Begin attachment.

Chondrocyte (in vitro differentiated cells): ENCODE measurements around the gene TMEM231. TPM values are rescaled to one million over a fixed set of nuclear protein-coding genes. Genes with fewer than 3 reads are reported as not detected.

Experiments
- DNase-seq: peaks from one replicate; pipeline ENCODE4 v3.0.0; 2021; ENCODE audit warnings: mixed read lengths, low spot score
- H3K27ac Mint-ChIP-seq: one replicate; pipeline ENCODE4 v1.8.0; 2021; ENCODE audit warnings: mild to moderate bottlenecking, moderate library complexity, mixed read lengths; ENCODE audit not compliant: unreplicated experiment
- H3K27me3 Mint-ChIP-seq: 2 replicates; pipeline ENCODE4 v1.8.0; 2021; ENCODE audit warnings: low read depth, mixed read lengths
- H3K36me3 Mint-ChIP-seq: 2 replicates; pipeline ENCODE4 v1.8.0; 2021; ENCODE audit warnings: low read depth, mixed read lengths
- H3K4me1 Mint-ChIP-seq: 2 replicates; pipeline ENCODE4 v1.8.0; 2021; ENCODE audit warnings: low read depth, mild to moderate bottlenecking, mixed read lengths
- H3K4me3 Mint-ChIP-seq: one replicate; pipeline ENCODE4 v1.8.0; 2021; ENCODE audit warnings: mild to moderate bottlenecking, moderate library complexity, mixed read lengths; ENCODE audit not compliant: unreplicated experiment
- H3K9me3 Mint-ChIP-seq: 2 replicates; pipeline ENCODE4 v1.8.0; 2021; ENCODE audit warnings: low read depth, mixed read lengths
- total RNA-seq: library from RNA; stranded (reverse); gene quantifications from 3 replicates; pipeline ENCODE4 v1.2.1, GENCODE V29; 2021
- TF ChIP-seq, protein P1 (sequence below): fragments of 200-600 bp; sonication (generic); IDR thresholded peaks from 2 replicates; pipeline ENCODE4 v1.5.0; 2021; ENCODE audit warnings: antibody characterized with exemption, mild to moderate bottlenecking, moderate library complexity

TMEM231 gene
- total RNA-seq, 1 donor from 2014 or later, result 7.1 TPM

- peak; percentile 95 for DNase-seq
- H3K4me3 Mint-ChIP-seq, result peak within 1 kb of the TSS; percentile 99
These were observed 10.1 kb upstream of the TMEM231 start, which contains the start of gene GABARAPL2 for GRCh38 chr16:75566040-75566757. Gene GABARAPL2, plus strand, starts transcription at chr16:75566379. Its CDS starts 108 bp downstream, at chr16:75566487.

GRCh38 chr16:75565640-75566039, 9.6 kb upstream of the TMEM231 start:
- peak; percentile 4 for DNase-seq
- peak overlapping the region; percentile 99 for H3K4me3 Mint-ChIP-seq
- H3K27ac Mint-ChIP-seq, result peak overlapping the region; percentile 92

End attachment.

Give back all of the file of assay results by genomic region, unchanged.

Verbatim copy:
Chondrocyte (in vitro differentiated cells): ENCODE measurements around the gene TMEM231. TPM values are rescaled to one million over a fixed set of nuclear protein-coding genes. Genes with fewer than 3 reads are reported as not detected.

Experiments
- DNase-seq: peaks from one replicate; pipeline ENCODE4 v3.0.0; 2021; ENCODE audit warnings: mixed read lengths, low spot score
- H3K27ac Mint-ChIP-seq: one replicate; pipeline ENCODE4 v1.8.0; 2021; ENCODE audit warnings: mild to moderate bottlenecking, moderate library complexity, mixed read lengths; ENCODE audit not compliant: unreplicated experiment
- H3K27me3 Mint-ChIP-seq: 2 replicates; pipeline ENCODE4 v1.8.0; 2021; ENCODE audit warnings: low read depth, mixed read lengths
- H3K36me3 Mint-ChIP-seq: 2 replicates; pipeline ENCODE4 v1.8.0; 2021; ENCODE audit warnings: low read depth, mixed read lengths
- H3K4me1 Mint-ChIP-seq: 2 replicates; pipeline ENCODE4 v1.8.0; 2021; ENCODE audit warnings: low read depth, mild to moderate bottlenecking, mixed read lengths
- H3K4me3 Mint-ChIP-seq: one replicate; pipeline ENCODE4 v1.8.0; 2021; ENCODE audit warnings: mild to moderate bottlenecking, moderate library complexity, mixed read lengths; ENCODE audit not compliant: unreplicated experiment
- H3K9me3 Mint-ChIP-seq: 2 replicates; pipeline ENCODE4 v1.8.0; 2021; ENCODE audit warnings: low read depth, mixed read lengths
- total RNA-seq: library from RNA; stranded (reverse); gene quantifications from 3 replicates; pipeline ENCODE4 v1.2.1, GENCODE V29; 2021
- TF ChIP-seq, protein P1 (sequence below): fragments of 200-600 bp; sonication (generic); IDR thresholded peaks from 2 replicates; pipeline ENCODE4 v1.5.0; 2021; ENCODE audit warnings: antibody characterized with exemption, mild to moderate bottlenecking, moderate library complexity

TMEM231 gene
- total RNA-seq, 1 donor from 2014 or later, result 7.1 TPM

- peak; percentile 95 for DNase-seq
- H3K4me3 Mint-ChIP-seq, result peak within 1 kb of the TSS; percentile 99
These were observed 10.1 kb upstream of the TMEM231 start, which contains the start of gene GABARAPL2 for GRCh38 chr16:75566040-75566757. Gene GABARAPL2, plus strand, starts transcription at chr16:75566379. Its CDS starts 108 bp downstream, at chr16:75566487.

GRCh38 chr16:75565640-75566039, 9.6 kb upstream of the TMEM231 start:
- peak; percentile 4 for DNase-seq
- peak overlapping the region; percentile 99 for H3K4me3 Mint-ChIP-seq
- H3K27ac Mint-ChIP-seq, result peak overlapping the region; percentile 92